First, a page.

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The pictures here represent the esthetic expression by four distinct racial mixtures-mixtures, since all peoples have intermixed to an extent which makes "purity" a relative matter. In each of these categories are shown works by two artists, one of whom paints in traditional manner, and the other in a more contemporary style, although, rigid distinctions here are not too easy to establish.
      Carroll Simms, from Houston, Texas, and Jim Richardson, of Las Cruces, N.M., are Blacks, and son's "Hardrock" is a bright amalgam of crosshatched their paintings defy the style classifications; Richard-colors, and his "Loneliness in a City" a starkly simple arrangement of black and white, excited by small spots of blue and red. Simms displays consistency of style and color in "New Monday" and "Two Corners", both of which use soft greys as dominants with pale pinks, blues and yellow setting them off.
     Mel Cases, of San Antonio, and Manuel Acosta, of El Paso, represent Chicano paintings, Casas' huge canvases are loaded with message and harsh color, while those of Acosta are subdued renderings of Head studies.
     Woody Crumbo, from Oklahoma, and Fritz Scholder, of Sante Fe, represent respectively the Indian traditional and the Indian modern. Crumbo maintains time-honored subject-matter and Indian style., while Scholder depicts Indian subjects in powerful contemporary manner.
     Dorothy Hood, of Houston, and Peter Hurd, of Hondo, N.M., represent the Anglo contemporary and traditional. Hood's paintings are large, non-objectives with provocative titles, while Hurd's small watercolors describe typical grandeur of the New Mexico landscape.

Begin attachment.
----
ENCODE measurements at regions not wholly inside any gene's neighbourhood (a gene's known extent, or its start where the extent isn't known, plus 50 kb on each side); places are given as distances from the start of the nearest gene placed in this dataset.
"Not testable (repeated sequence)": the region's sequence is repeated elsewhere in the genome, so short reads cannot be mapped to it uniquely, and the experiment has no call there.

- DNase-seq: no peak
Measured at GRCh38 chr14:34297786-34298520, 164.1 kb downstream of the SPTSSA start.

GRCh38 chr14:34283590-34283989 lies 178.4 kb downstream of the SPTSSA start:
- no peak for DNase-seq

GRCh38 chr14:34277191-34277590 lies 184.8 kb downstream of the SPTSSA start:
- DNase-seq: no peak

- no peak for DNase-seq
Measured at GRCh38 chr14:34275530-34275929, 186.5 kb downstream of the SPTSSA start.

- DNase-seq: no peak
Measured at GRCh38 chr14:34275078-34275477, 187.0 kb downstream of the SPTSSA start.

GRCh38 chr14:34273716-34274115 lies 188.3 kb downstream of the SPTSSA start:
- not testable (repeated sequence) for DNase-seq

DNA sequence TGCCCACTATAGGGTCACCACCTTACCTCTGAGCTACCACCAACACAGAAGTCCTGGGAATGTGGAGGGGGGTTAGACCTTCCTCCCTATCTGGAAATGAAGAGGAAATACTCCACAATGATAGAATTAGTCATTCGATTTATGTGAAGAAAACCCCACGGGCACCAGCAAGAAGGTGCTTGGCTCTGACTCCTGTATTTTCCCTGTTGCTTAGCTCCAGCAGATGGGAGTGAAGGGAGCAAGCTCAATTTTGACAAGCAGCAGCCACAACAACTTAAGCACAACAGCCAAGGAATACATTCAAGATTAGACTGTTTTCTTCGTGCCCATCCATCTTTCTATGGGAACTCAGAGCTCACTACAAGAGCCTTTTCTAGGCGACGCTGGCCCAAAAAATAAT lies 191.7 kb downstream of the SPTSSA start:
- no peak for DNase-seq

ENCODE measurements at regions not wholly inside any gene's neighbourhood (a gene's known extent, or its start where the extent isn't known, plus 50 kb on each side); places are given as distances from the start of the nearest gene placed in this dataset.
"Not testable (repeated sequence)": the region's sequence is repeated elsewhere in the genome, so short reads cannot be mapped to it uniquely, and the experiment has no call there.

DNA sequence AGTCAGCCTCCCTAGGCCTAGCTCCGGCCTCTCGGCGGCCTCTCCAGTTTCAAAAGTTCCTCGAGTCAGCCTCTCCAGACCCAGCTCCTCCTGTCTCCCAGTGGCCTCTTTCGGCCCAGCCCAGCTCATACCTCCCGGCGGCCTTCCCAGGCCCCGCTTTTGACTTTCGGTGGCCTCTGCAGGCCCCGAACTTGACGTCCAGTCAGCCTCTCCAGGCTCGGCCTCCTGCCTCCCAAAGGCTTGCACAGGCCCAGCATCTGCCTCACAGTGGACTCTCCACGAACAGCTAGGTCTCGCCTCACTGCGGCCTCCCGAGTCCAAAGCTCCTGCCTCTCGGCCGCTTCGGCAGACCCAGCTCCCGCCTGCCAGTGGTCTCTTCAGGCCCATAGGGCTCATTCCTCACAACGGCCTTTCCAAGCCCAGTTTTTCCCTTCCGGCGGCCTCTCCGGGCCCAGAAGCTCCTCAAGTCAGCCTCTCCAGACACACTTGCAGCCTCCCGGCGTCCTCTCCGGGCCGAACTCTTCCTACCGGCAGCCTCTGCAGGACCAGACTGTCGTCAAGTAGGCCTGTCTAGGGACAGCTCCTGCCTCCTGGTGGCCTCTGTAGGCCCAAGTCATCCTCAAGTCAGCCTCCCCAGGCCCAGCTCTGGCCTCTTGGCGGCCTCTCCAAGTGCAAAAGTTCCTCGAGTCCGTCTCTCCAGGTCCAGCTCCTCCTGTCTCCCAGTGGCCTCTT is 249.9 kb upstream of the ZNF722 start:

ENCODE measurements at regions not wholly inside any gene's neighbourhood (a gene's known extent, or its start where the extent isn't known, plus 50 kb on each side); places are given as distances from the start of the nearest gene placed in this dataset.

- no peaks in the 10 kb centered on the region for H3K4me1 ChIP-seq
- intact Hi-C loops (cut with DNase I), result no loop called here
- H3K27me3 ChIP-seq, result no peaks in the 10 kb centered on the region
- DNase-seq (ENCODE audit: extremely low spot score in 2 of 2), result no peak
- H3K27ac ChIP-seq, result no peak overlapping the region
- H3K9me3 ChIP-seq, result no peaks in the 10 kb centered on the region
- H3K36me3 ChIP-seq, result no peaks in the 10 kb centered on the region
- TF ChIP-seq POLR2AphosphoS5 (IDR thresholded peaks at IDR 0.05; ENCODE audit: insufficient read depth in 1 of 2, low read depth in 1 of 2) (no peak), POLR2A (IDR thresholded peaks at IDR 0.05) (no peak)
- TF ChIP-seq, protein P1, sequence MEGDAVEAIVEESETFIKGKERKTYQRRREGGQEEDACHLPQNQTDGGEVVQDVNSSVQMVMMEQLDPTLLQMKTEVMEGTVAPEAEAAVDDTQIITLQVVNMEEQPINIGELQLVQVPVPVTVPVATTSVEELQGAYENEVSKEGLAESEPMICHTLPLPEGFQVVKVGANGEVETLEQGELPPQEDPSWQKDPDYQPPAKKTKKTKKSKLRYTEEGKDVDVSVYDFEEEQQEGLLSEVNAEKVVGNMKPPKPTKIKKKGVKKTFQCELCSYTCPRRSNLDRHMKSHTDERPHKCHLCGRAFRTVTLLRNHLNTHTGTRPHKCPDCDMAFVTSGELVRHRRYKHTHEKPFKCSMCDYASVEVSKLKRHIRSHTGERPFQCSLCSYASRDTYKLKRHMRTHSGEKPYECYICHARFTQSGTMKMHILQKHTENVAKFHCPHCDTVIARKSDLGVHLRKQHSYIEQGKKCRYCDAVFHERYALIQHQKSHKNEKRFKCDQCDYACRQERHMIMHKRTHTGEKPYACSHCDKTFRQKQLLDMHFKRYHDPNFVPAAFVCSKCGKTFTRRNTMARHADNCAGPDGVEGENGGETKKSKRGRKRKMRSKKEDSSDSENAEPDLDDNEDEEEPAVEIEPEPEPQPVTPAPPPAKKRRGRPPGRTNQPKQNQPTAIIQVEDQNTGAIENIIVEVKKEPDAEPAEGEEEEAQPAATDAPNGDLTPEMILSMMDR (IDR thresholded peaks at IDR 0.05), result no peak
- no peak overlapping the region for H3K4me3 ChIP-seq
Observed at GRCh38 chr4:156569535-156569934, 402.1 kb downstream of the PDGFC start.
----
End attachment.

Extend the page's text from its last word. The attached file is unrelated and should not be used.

Mexican painting is represented in the works of one anonymous painter working in north central Mexico in the late 17, or early 18th centuries. His "Our Lady of the Rosary" is in the muted, limited color range, and semi-primitive manner of self-trained painters of that region and of that time. Also shown is sprightly painting, "Sabado de Gloria" by Alberto Carlos Diaz of Chihuahua.
     From one of the grand, older men of Mexican contemporary painting, we have "fumador" by Rufino Tamayo- a painting rich in color and in brushwork.
     Perhaps most fascinating, but least surprising, is the obvious conclusion inevitable upon viewing this collection of works; the wide variety of styles, techniques, and viewpoints owes practically nothing to racial difference, but evokes definite individuality on part of the artists themselves.

was born in Breckenridge, Minnesota. His artistic background is wide and varied - includuing studies at the University of Kansas, Wisconsin State, Sacramento City College, Sacramento State (B.A.), and he took the M.F.A. degree at The University of Arizona. His exhibition record is far too long to list in a short space such as this. Suffice it to say that he exhibited in, and has his work in, dozens of the most prestigious museums and galleries in this country.
[[image]] "MAD INDIAN" by Fritz Scholder